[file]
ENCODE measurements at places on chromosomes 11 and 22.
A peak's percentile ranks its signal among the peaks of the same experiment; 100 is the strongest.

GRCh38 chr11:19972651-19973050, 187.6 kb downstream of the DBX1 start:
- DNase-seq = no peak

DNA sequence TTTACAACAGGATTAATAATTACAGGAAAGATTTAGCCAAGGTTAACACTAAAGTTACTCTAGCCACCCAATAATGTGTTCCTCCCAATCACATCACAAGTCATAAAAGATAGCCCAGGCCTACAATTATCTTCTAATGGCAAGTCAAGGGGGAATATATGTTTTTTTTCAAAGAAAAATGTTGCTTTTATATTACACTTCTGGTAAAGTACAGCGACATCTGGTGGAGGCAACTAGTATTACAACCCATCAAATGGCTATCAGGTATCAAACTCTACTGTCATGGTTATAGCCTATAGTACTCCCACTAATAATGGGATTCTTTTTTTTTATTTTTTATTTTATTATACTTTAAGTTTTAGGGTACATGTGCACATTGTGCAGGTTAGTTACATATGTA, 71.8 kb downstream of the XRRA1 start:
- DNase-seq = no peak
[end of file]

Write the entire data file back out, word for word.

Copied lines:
ENCODE measurements at places on chromosomes 11 and 22.
A peak's percentile ranks its signal among the peaks of the same experiment; 100 is the strongest.

GRCh38 chr11:19972651-19973050, 187.6 kb downstream of the DBX1 start:
- DNase-seq = no peak

DNA sequence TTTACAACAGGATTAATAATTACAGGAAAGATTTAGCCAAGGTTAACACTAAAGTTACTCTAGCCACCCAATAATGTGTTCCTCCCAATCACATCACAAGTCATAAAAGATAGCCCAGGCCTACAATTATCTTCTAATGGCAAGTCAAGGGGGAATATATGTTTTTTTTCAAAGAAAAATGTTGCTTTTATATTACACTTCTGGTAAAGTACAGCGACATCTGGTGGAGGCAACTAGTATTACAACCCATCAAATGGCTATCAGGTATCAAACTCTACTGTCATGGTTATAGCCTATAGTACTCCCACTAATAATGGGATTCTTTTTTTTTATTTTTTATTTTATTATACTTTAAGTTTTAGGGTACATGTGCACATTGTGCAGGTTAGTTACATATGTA, 71.8 kb downstream of the XRRA1 start:
- DNase-seq = no peak